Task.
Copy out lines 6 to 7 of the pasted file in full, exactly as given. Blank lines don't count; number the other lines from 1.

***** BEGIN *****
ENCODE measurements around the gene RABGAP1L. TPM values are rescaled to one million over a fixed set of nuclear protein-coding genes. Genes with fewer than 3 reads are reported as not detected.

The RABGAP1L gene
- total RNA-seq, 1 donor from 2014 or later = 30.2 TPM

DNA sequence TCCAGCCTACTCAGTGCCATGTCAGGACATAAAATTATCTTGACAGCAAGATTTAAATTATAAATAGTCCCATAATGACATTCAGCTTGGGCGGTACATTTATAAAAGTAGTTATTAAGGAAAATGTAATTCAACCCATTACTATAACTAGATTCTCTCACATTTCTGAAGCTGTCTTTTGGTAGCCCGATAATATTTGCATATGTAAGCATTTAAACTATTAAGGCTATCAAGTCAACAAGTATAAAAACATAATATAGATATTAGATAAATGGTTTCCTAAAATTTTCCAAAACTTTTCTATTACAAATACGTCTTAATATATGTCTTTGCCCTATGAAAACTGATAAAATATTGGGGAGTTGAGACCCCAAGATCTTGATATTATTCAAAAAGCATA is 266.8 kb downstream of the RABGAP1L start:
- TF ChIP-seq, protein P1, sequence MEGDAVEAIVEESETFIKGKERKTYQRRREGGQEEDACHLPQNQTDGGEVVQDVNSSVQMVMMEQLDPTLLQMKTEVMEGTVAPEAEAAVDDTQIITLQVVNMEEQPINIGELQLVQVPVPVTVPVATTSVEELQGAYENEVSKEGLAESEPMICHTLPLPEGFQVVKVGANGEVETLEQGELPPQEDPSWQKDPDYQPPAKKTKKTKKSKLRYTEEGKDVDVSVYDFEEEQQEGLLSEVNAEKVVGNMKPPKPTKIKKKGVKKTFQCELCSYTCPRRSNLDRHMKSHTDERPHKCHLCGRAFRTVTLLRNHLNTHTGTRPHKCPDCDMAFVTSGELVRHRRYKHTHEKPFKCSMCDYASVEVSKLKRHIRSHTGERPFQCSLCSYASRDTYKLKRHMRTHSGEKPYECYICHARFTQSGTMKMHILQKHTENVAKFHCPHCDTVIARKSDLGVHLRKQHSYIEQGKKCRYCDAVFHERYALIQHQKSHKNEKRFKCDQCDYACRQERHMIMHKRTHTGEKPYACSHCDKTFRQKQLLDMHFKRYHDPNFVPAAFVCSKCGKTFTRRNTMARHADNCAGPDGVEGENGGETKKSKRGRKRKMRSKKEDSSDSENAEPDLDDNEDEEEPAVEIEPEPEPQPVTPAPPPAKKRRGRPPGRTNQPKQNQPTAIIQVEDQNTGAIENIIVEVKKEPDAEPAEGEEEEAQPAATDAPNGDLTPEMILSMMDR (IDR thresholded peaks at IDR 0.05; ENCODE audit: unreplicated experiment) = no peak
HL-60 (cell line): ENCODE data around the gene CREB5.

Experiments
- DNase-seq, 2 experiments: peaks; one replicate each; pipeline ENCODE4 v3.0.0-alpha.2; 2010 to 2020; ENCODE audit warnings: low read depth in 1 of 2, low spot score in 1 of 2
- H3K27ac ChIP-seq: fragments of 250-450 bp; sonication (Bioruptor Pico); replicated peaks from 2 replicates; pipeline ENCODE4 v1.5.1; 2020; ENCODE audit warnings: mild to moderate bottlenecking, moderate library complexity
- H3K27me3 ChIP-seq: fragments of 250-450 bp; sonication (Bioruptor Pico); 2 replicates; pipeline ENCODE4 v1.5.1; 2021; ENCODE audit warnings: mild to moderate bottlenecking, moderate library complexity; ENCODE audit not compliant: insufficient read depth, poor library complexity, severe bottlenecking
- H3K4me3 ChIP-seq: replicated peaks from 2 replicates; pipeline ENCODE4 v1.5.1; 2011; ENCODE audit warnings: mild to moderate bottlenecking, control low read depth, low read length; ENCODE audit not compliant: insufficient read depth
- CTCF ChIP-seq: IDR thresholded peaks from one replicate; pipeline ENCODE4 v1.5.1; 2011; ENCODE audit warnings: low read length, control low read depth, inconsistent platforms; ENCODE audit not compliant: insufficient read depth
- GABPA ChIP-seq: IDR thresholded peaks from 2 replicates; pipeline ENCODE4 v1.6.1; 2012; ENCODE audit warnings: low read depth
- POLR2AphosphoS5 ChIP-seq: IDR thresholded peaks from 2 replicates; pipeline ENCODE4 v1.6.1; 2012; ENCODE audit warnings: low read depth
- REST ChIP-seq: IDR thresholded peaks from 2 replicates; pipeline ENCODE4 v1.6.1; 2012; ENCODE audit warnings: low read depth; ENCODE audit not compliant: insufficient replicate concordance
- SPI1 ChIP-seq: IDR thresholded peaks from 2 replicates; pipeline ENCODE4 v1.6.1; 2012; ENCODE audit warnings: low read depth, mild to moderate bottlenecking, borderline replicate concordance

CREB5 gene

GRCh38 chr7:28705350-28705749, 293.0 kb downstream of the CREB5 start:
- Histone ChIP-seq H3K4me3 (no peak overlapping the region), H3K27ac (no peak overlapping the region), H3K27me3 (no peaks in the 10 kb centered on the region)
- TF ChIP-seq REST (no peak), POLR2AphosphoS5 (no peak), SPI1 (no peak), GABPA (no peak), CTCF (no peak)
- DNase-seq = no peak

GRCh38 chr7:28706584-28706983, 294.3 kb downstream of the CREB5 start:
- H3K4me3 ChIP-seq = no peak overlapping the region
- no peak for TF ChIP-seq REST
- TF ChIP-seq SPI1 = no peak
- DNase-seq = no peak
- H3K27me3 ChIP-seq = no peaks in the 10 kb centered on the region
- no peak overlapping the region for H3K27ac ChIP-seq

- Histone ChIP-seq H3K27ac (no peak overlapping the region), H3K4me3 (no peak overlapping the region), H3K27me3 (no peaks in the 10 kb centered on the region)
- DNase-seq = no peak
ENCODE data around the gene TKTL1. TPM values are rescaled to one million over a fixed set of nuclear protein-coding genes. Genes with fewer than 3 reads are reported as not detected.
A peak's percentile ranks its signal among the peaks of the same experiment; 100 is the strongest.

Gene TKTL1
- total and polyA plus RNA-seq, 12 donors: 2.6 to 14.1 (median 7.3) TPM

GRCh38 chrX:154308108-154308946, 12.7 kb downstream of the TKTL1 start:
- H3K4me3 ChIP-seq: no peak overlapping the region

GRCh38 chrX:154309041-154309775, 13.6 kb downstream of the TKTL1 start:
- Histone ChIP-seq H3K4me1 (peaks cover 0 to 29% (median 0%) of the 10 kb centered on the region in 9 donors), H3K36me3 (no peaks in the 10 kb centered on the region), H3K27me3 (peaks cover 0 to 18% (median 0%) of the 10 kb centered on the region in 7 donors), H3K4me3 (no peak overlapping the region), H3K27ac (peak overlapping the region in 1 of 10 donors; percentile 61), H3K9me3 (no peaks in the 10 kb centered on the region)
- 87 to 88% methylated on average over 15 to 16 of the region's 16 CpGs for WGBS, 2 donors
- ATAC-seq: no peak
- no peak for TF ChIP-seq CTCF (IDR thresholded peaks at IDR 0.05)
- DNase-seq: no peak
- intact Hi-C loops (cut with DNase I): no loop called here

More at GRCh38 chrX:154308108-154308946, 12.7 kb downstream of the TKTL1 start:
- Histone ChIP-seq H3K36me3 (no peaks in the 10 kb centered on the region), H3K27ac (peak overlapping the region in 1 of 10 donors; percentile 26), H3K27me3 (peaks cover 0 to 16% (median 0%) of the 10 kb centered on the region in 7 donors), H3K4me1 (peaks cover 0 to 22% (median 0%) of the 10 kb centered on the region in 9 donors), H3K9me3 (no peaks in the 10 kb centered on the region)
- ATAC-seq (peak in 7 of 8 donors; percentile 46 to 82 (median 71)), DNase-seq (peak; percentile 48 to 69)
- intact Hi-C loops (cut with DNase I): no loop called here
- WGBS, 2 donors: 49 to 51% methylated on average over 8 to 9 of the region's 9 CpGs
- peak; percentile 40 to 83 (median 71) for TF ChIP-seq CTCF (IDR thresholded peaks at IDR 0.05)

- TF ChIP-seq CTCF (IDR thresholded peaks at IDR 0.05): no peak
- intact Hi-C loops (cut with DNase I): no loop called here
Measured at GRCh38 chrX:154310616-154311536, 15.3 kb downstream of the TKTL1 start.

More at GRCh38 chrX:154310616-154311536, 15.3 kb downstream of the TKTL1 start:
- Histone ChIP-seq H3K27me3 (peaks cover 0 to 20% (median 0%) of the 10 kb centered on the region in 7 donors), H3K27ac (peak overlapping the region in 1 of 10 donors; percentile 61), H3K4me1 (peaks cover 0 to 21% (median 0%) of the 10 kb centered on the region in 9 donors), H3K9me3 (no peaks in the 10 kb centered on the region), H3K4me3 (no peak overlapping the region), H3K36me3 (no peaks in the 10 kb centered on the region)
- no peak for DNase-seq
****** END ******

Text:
HL-60 (cell line): ENCODE data around the gene CREB5.

Experiments